If you live in an area with a short growing season, a garden cloche can extend it. Here's how to make one.
One harvest, two harvests, three harvests, four .... Wouldn't it be wonderful to be able to grow fresh fruits, flowers, and vegetables for your table all year round? Unfortunately, for most of us the growing season is limited to just a few months out of the year. Cold, wind, and excessive precipitation dictate when and for how long plants will grow. Until soil and air reach a certain temperature, flowers and vegetables cannot germinate. At the other end of the scale, they go dormant or die altogether when temperatures drop below a certain point. Then too, heavy seasonal rains can drown young seedlings, wash them out of the soil, or beat them into the ground, while strong winds occasionally batter and break tender leaves and stems. All this means that, without special help of some kind, most plants can only be cultivated between the dates of the last spring frost and the first frost in autumn or during the benign days between the end and new beginning of the rainy, superhot, or storm seasons. In some areas this results in a growing season of two months or less — too little time for many of the most desirable crops to mature.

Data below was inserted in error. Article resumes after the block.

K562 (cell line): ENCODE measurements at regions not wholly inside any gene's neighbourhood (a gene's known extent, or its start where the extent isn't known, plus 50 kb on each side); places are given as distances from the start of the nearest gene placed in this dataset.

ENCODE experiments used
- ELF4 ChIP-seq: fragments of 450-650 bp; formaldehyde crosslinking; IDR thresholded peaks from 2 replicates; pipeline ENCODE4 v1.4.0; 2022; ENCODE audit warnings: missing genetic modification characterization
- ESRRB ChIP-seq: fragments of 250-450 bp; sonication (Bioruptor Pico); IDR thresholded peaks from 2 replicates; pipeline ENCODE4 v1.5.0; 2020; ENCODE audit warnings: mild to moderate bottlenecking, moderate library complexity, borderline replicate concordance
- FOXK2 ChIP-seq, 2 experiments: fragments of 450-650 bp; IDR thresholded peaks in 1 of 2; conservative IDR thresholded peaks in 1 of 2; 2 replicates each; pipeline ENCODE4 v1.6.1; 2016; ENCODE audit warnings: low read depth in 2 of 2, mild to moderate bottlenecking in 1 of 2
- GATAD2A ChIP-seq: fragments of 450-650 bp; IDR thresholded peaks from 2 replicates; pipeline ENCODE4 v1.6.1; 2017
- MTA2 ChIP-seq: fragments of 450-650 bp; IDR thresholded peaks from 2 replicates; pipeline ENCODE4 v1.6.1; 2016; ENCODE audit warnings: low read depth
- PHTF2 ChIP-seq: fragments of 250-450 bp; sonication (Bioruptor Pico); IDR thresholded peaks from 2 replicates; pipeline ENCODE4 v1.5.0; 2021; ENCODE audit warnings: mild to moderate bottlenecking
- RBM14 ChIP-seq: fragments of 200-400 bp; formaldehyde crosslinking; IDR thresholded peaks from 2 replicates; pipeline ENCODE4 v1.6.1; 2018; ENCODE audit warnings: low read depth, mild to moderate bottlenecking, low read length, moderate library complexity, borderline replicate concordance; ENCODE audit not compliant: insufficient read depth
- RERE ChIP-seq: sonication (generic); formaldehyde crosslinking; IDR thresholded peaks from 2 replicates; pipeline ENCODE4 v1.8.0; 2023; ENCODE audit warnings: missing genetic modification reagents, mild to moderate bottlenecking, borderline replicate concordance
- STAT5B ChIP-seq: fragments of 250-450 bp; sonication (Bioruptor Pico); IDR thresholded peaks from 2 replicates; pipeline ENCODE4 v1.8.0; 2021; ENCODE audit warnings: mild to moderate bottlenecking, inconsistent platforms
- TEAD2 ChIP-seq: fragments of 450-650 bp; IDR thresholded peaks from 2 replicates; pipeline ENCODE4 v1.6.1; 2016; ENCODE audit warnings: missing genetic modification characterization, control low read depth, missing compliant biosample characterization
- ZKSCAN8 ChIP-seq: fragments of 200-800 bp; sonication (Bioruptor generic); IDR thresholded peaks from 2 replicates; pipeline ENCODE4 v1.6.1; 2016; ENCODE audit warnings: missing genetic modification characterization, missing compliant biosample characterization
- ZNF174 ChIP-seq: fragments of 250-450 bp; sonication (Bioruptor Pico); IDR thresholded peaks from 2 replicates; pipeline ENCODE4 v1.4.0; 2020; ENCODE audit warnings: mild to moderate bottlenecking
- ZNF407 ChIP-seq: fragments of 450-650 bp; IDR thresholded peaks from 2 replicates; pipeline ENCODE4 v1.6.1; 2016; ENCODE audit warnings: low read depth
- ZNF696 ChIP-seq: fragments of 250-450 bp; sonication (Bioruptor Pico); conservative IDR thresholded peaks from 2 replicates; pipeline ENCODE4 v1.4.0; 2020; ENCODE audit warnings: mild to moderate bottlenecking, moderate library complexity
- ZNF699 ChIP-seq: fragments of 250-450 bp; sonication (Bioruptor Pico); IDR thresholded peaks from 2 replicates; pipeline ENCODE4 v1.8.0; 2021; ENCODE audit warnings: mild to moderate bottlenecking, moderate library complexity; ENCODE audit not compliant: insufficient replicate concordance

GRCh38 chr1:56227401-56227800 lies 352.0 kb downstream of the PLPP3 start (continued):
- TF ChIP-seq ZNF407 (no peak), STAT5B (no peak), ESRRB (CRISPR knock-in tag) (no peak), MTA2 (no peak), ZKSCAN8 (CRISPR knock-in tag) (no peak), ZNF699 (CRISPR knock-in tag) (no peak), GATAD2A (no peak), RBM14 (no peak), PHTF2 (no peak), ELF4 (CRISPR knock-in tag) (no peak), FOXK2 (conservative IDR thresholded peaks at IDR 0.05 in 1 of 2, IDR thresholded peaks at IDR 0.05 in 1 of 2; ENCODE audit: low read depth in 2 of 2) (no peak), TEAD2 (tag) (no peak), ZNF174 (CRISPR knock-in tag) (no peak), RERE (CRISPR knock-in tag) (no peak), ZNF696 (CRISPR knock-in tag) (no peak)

There are ways to bypass the weather, however, by giving plants the environment they need to flourish out of season. Structures such as the greenhouse, the cold frame, and the hotbed can all provide the necessary microclimate for crops to be started earlier in spring and allowed to mature deeper into autumn. Still another way to control the environment is through the use of cloches.